Through the above four studies, this project will make the following theoretical and practical contributions. Theoretically, from the dynamic psychological contract perspective, this project regards the workplace helping decision-making process as a social venture investment decision process, thus providing a new theoretical perspective for literatures in the field of help. Thus, this project addresses the limitation of previous literatures focusing on "helping behavior," which is a transient behavior, and instead regards help in the workplace as a decision-making process. Therefore, future researchers could further explore this process and find more effective ways to encourage workplace helping behavior. Moreover, previous studies conventionally applied the psychological contract theory to explain the relationship between organizations and employees. This project is the first to adopt the psychological contract theory to elucidate the relationship between employees in the workplace, thus expanding the boundaries of the psychological contract theory. Regarding practice, this project examines the antecedents of the decision-making process of help in the workplace from different modules of human resource management, which can guide the practice of human resource management and promote employees' mutually helping behavior.
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    The role of disappointment in inaction inertia
    LI Xiaoming, ZOU Shi, GAO Youming
    Advances in Psychological Science    2021, 29 (8): 1396-1401.   DOI: 10.3724/SP.J.1042.2021.01396
    The present study sought to determine the role of disappointment in the “inaction inertia” effect: The phenomenon that “one is not likely to act on an attractive opportunity after having failed to take advantage of an even more attractive opportunity”. In terms of emotional causes, different researchers have argued for a causal role of regret for this effect (reluctance to accept a current opportunity represents an attempt to avoid the experienced or anticipated regret after missing an even more attractive opportunity), but it failed to explain the inaction inertia effect under the situations when the individual's failure to obtain a previous better opportunity was due to uncontrollable factors such as others or the outside world. The current study demonstrated that disappointment (i.e., anticipated disappointment) might play an important mediational role in the inaction inertia effect when uncontrollable factors account for bypassing a better opportunity, which may be an important supplement to regret explanation.
    Regret and disappointment are emotions that can be experienced in response to an unfavorable outcome of a decision. However, some regret and disappointment theorists argued that they differ with respect to the conditions under which they are felt, and how they affect decision making. They suggested that disappointment is the more general negative emotional response for unfavourable outcome, regret is experienced in cases where the disappointing outcome is attributed to the self, and the experience of disappointment can be more paralysing than that of regret and results in inertia. Totally, there is some theoretical support for the disappointment explanation of inaction inertia when the individual's missing of a previous better opportunity was due to uncontrollable factors, but the empirical evidence is missed. The present study aimed for a critical test of the disappointment explanation. Hence, two experiments did the following: Both disappointment and action likelihood were assessed to test whether factors that influenced disappointment also influenced action likelihood, and investigated whether the effects on action likelihood were mediated by disappointment. Experiment 1 focused uniquely on the escape from current experienced disappointment, and Experiment 2 further studied the avoidance of anticipated disappointment.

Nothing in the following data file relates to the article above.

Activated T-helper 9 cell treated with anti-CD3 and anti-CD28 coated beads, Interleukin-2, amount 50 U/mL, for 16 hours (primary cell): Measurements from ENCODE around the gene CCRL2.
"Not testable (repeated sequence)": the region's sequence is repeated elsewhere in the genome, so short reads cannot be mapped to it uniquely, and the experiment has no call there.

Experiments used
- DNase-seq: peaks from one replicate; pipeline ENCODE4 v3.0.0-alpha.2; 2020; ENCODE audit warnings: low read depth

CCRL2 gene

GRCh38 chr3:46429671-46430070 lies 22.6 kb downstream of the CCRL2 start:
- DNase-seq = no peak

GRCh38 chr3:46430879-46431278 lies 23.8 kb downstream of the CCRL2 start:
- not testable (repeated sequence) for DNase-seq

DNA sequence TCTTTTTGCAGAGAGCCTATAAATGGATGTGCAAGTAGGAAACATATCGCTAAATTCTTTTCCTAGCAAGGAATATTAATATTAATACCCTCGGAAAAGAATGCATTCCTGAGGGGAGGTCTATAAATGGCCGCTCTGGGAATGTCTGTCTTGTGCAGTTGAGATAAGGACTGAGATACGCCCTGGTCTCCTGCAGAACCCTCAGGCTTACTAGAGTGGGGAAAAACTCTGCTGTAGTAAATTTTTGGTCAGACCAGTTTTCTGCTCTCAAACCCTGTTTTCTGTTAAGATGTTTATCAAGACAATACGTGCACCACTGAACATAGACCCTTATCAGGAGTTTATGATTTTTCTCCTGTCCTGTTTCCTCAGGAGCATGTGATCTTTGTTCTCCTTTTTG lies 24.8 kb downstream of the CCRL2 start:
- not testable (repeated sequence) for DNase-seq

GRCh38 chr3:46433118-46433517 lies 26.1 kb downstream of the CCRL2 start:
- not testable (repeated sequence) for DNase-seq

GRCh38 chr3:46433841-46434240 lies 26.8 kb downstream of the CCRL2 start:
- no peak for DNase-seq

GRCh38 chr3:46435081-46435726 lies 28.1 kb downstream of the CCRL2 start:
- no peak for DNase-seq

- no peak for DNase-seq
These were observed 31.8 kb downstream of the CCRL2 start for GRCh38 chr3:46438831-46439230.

Experiment 1 required participants to estimate their likelihood of becoming a member of a fitness club located 30 min away and the experienced disappointment as a function of the geographical location (5 or 25 minutes) of an earlier forsaken fitness club and the responsibility (high or low) of missing the nearer fitness club. Experiment 2 used the disappointment-version scenery in which whether an initial larger discount can be acquired depends on a lottery activity, and the difference between the price of an initial and a current computer (small difference or large difference) and two level of winning probability (high or low) were manipulated in Experiment 2.
    In the two experiments, the factor (Responsibility of missing a nearer fitness club in Experiment1) that did not influence disappointment had no significant effect on action likelihood, and the factors (Difference in attractiveness between an initial and a current opportunity in both experiments, and winning probability in Experiment 2) that influenced disappointment affected action likelihood. Experiment 2 further indicated that anticipated disappointment played a significant mediational role in inaction inertia. The current study introduced disappointment into this field for the first time, and demonstrated that disappointment (i.e., anticipated disappointment) plays an important role in inaction inertia when the freedom of choice and personal responsibility are reduced, which will help us understand the emotional mechanism of inaction inertia.